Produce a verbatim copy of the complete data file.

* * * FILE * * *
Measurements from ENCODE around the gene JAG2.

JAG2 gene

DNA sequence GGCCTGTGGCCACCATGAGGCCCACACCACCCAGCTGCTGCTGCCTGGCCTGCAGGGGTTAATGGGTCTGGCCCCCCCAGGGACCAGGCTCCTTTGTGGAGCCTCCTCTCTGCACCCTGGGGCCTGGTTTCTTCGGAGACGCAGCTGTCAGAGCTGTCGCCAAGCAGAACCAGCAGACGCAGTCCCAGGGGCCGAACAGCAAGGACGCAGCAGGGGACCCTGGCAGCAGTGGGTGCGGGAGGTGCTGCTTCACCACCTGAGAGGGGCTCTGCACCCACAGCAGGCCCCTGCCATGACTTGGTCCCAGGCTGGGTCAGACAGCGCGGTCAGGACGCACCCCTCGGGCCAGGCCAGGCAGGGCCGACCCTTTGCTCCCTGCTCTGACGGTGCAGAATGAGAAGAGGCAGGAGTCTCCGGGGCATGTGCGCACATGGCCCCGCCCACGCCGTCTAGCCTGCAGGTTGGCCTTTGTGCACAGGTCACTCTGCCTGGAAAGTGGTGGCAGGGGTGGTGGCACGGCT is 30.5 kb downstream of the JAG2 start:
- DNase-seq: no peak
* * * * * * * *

Measurements from ENCODE around the gene JAG2.

JAG2 gene

DNA sequence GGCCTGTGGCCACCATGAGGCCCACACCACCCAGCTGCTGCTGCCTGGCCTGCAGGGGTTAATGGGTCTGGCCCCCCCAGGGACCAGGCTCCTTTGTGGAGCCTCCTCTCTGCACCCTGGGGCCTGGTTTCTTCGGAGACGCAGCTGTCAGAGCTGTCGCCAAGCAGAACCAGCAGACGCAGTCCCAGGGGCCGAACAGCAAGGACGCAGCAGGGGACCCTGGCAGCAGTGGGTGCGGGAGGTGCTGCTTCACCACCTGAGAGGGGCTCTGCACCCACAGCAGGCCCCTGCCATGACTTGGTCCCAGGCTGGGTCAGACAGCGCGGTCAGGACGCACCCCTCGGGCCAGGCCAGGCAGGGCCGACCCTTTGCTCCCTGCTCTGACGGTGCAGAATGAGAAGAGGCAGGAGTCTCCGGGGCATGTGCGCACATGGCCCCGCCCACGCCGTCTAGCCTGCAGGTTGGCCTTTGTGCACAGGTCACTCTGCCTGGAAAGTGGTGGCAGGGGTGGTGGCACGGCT is 30.5 kb downstream of the JAG2 start:
- DNase-seq: no peak